Ca - CalciumSee metal norms for Calcium
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Calcium is a silvery, relatively soft metal which belongs to Group 2 of the Periodic Table (The Alkaline Earth Metals), and is the 5th most abundant metal in the Earth’s crust; it is a vital element for almost all living things on this planet. Calcium is present in our bones, teeth and the lens in our eyes, to name just a few, and is also very important in the function of cells, constantly moving in and out of the cells, mediating the action of nerves and muscles. Calcium is rarely seen in nature in its pure metallic form, as it is attacked by oxygen and water. Calcium, when in contact with air, decomposes quickly into calcium hydroxide and calcium carbonate, which are both chalky, white substances. On contact with water or acid, calcium metal generates hydrogen gas, similarly to the Alkali Metals of Group 1, but does so at a slower, more controlled pace, making it a useful source of small amount of hydrogen.
Lime (aka quicklime, calcium oxide, CaO) was used by all ancient civilisations to make mortar for building. Lime is obtained by heating limestone (calcium carbonate, CaCO3). Mortar was then made by mixing lime with sand and water, and for a while it would be soft and workable, but then over time, as it absorbed carbon dioxide from the air, it would form back into calcium carbonate and would revert to being solid. It was not until 1755 that modern day chemists began investigating the properties of calcium, when Joseph Black proved that when limestone was heated to produce lime, the products were calcium oxide and carbon dioxide. It was considered impossible to break lime down any further, and therefore it was listed as an element, although there was a suspicion that it was an oxide of an unknown element, but there was no method of proving this. at the time. It remained unproven until 1808, when Humphry Davy obtained calcium via electrolysis. It was not until the 20th century that commercial methods of calcium production were achieved.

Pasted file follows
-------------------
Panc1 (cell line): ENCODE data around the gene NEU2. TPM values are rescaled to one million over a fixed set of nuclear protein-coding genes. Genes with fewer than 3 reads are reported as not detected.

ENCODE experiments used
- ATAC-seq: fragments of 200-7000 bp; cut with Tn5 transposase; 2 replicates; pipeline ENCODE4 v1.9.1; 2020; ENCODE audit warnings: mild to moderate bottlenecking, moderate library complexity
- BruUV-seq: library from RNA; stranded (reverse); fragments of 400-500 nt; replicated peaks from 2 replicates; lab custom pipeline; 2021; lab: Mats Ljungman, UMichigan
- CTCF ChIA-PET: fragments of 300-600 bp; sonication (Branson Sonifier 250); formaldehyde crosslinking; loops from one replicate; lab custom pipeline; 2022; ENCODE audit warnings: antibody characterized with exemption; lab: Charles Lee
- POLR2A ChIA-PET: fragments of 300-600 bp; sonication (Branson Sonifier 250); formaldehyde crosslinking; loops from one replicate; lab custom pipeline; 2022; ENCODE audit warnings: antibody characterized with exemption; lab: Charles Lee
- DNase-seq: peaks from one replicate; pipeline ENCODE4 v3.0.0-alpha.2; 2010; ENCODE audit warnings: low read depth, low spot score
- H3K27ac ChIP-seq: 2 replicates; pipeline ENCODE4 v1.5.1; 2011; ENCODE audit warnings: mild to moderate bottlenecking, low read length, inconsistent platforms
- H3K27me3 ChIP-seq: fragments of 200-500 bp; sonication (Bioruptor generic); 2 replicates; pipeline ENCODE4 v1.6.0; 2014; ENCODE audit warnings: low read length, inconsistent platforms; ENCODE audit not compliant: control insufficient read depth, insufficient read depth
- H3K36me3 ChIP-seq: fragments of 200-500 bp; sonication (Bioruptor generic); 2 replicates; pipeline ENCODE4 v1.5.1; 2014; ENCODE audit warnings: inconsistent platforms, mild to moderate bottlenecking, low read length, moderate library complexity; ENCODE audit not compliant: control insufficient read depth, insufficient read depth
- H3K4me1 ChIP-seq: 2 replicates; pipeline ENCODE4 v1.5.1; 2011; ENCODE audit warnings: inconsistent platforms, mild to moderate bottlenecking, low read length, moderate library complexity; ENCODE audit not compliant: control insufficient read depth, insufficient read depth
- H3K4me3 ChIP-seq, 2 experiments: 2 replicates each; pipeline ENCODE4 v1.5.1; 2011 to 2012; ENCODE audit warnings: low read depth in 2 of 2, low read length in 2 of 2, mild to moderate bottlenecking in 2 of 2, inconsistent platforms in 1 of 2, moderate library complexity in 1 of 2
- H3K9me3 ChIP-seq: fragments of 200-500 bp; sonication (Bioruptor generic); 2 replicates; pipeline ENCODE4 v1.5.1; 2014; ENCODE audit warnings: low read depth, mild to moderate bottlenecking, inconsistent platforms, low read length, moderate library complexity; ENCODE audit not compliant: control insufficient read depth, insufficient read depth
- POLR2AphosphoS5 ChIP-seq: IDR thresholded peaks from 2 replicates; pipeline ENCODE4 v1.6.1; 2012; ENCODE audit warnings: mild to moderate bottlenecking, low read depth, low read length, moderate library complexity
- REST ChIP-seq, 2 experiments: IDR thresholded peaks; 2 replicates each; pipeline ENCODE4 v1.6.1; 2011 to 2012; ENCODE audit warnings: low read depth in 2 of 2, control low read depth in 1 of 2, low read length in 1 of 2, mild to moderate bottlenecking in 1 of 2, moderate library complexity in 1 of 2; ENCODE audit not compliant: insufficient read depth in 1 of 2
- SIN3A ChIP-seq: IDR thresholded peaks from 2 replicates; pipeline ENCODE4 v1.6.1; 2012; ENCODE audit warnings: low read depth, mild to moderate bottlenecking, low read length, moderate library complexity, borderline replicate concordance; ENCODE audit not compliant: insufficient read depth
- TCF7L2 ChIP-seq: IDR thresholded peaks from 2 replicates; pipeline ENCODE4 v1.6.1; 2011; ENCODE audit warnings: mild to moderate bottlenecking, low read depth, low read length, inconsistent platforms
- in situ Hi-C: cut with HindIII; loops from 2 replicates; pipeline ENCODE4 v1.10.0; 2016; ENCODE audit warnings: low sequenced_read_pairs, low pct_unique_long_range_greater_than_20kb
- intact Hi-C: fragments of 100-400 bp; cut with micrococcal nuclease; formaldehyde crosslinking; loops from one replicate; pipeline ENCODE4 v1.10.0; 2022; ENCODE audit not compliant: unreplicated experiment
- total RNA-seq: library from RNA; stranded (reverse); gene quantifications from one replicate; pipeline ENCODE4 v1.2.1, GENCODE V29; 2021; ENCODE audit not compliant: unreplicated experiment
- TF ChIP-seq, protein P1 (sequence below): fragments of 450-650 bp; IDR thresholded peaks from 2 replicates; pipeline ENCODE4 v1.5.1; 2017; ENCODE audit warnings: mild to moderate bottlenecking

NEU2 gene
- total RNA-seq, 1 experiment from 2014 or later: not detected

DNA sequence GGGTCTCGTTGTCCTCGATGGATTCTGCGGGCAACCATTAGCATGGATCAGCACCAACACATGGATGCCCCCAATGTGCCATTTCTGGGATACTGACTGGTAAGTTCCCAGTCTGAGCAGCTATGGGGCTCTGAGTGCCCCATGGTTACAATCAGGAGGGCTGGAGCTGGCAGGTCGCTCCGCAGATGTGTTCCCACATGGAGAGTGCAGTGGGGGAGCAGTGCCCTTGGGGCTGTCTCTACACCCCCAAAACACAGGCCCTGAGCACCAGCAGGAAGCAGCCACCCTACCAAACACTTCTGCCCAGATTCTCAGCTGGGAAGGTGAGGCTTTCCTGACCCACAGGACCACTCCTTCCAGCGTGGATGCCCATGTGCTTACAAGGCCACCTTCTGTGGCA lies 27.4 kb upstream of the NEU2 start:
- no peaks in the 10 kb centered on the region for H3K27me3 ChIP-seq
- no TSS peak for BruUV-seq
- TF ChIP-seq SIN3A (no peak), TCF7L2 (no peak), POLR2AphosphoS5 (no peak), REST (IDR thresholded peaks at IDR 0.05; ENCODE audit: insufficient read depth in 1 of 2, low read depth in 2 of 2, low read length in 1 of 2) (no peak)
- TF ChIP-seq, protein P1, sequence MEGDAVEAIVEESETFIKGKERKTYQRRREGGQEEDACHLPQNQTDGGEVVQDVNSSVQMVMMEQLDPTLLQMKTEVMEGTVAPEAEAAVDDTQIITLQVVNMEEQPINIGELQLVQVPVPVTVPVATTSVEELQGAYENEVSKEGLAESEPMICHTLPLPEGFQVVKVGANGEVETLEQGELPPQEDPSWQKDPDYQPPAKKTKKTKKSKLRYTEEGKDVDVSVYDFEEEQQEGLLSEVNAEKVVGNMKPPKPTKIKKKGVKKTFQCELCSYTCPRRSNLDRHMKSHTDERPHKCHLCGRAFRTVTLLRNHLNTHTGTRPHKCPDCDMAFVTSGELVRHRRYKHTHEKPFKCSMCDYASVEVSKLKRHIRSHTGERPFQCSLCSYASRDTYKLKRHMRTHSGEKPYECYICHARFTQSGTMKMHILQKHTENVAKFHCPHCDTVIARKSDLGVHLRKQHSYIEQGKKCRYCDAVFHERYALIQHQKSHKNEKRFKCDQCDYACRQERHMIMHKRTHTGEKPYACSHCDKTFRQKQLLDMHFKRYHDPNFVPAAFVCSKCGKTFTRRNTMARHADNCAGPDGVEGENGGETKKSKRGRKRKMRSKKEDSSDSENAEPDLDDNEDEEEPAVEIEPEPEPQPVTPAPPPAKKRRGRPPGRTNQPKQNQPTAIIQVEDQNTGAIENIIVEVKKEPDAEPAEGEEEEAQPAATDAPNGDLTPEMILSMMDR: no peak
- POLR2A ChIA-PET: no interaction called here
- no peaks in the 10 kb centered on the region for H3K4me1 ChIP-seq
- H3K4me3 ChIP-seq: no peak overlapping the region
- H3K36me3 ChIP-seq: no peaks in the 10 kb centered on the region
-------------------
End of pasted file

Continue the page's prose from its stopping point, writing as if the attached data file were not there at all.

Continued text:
Calcium as an element is found only in living creatures, but its ores are abundant and the major mined ores are calcite, dolomite, gypsum and anhydrite. The four main countries which have the facilities to produce calcium on an industrial scale are Russia, China, USA and France. The Russian calcium plant produces 4,000 tonnes per annum. The main producer, China, has significantly increased its calcium production in the last 5 to 6 years, due to the increase in companies producing aluminothermic calcium, as well as the 2 companies who have produced electrolytic calcium since the 1960’s. China now produces 30,000-35,000 tonnes per year, including 4,000-6,000 tonnes of electrolytic calcium. The USA produces around 1,000- 2,000 tonnes of aluminiothermic calcium per year, and although France has the ability to produce calcium metal, it does not currently use the facilities to produce it. Reserves are virtually unlimited, due to the presence of calcium ions in living organisms.
The largest quantity of calcium metal is consumed by the steel industry in the form of cored wire during the production of silicon-free steel. The 2nd largest calcium consumer is the lead industry for lead de- bismuthisation and for the production of lead-calcium alloys for batteries. The cost of electrolytic calcium is a lot higher than aluminothermic calcium, but is much purer, therefore certain consumers choose to pay a higher price for a purer metal. Calcium oxide, CaO, is produced by thermal decomposition of carbonated minerals in furnaces and can be used in the metallurgical industry during the reduction of ferrous alloys in high intensity light arcs, due to its unusual spectral characteristics, and industrially as a dehydrating agent. Calcium silicate is manufactured in an electric oven from lime, silica and reducing carbonate agents and is a useful steel deoxidizing agent.
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- Gray, Theodore. The Elements, A Visual Exploration of Every Known Atom in the Universe, Black Dog & Leventhal Publishers, Inc, NY, 2009
- Stwertka, Albert. A Guide to the Elements, 3rd Edition, Oxford University Press, 2012